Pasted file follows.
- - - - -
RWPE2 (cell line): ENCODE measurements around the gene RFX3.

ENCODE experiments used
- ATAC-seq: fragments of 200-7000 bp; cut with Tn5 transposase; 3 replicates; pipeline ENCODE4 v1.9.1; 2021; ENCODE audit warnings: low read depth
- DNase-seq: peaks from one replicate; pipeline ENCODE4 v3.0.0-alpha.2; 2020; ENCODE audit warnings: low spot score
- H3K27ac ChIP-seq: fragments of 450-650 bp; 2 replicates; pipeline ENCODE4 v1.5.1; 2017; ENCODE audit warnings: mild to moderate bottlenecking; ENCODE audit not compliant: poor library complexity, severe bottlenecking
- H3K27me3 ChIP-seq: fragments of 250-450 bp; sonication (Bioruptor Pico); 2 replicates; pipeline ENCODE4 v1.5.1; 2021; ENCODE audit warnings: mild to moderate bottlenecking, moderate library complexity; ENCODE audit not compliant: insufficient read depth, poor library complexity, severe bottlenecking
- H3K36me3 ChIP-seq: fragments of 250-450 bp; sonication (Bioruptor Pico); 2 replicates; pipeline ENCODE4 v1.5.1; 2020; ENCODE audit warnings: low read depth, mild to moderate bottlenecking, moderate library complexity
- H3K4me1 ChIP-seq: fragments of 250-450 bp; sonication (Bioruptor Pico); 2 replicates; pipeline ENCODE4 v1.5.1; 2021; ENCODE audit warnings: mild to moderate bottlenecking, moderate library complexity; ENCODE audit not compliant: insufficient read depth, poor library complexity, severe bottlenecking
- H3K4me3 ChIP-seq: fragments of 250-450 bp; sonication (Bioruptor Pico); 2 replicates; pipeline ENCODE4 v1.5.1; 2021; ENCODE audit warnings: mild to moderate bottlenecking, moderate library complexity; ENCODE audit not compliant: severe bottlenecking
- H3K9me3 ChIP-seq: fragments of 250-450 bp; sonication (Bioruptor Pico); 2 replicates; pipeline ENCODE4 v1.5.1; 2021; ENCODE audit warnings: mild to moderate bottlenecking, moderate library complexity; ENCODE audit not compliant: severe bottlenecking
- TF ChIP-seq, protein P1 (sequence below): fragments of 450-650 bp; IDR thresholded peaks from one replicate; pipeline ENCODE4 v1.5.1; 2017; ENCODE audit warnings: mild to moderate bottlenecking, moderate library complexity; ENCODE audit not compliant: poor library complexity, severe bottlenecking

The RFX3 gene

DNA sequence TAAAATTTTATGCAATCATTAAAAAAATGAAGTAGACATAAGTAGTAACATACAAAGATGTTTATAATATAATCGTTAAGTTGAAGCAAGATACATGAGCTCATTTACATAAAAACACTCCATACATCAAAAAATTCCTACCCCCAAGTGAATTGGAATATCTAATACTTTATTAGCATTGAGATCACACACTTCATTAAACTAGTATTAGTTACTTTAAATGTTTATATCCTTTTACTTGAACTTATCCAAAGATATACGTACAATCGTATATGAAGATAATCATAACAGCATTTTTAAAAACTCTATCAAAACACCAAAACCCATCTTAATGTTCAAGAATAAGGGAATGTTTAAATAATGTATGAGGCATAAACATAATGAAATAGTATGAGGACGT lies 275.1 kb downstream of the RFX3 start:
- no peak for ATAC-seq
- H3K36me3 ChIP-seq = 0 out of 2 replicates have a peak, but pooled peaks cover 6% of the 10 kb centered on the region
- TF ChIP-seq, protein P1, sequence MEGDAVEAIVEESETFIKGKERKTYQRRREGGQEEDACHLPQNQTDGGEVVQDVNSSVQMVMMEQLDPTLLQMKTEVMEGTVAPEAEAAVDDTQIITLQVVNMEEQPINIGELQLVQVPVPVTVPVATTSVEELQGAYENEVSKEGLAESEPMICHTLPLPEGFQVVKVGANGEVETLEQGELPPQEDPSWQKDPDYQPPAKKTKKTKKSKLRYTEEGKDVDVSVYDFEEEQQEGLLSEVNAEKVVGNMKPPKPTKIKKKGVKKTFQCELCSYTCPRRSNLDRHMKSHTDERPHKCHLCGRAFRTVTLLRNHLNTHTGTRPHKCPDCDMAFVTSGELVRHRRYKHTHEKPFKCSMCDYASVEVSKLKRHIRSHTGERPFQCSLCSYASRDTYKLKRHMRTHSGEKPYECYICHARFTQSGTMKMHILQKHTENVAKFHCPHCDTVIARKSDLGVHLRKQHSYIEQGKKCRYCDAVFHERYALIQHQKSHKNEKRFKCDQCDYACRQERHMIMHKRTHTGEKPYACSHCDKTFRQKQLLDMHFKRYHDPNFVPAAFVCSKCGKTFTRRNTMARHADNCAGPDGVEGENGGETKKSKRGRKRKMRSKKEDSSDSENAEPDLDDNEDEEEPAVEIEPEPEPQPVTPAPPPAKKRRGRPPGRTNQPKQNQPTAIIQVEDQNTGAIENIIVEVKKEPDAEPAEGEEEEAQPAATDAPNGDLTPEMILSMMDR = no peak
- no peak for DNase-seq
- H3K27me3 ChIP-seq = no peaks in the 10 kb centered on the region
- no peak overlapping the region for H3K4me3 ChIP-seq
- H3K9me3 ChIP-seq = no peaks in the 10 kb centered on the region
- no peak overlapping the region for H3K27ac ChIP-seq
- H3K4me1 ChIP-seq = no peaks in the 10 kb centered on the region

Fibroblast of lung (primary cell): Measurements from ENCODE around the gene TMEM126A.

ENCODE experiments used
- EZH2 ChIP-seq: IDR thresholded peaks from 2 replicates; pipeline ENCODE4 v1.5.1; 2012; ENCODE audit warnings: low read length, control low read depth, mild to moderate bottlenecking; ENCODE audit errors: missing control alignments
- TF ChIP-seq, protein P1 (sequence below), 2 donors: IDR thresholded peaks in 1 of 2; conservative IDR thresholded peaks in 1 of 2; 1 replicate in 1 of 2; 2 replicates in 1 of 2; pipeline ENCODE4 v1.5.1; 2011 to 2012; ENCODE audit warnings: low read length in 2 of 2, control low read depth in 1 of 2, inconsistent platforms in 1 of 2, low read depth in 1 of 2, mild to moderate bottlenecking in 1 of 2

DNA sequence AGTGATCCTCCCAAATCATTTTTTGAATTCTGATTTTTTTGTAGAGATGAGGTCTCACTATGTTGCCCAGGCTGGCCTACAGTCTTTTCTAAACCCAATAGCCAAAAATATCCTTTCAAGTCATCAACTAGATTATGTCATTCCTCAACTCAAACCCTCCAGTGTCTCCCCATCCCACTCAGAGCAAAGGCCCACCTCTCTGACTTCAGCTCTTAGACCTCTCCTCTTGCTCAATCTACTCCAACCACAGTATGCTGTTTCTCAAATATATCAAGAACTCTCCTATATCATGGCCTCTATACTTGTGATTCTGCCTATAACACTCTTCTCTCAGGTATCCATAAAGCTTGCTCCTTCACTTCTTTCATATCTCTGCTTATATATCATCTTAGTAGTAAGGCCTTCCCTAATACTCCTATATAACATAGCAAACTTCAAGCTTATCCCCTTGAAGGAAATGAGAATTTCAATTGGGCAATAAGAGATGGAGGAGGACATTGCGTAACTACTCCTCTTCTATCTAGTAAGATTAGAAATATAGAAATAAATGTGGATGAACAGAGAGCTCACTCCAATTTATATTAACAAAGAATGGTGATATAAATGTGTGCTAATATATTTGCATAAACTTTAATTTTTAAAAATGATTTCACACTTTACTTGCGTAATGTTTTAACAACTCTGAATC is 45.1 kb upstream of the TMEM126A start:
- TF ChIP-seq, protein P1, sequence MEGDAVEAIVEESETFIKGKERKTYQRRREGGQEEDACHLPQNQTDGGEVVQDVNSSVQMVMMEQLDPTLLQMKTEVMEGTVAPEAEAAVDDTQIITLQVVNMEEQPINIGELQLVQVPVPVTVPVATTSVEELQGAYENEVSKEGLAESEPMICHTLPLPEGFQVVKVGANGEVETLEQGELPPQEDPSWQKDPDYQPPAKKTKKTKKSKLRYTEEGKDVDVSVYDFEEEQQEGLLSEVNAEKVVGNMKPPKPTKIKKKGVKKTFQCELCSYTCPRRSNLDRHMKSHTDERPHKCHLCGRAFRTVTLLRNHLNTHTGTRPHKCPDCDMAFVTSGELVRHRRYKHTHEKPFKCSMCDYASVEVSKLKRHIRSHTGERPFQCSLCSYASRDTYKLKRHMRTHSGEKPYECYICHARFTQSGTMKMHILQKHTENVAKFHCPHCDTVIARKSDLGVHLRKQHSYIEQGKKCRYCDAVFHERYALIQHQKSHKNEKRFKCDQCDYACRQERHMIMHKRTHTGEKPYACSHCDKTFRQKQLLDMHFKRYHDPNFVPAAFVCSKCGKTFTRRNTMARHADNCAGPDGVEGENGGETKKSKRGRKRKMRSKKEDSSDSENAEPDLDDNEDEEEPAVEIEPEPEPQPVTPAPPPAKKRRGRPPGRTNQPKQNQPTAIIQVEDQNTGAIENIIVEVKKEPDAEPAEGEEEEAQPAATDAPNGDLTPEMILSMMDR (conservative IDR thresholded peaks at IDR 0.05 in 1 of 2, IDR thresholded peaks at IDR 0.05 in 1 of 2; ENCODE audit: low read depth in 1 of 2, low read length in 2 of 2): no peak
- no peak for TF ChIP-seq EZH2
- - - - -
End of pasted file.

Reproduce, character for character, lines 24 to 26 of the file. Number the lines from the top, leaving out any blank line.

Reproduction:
ENCODE experiments used
- EZH2 ChIP-seq: IDR thresholded peaks from 2 replicates; pipeline ENCODE4 v1.5.1; 2012; ENCODE audit warnings: low read length, control low read depth, mild to moderate bottlenecking; ENCODE audit errors: missing control alignments
- TF ChIP-seq, protein P1 (sequence below), 2 donors: IDR thresholded peaks in 1 of 2; conservative IDR thresholded peaks in 1 of 2; 1 replicate in 1 of 2; 2 replicates in 1 of 2; pipeline ENCODE4 v1.5.1; 2011 to 2012; ENCODE audit warnings: low read length in 2 of 2, control low read depth in 1 of 2, inconsistent platforms in 1 of 2, low read depth in 1 of 2, mild to moderate bottlenecking in 1 of 2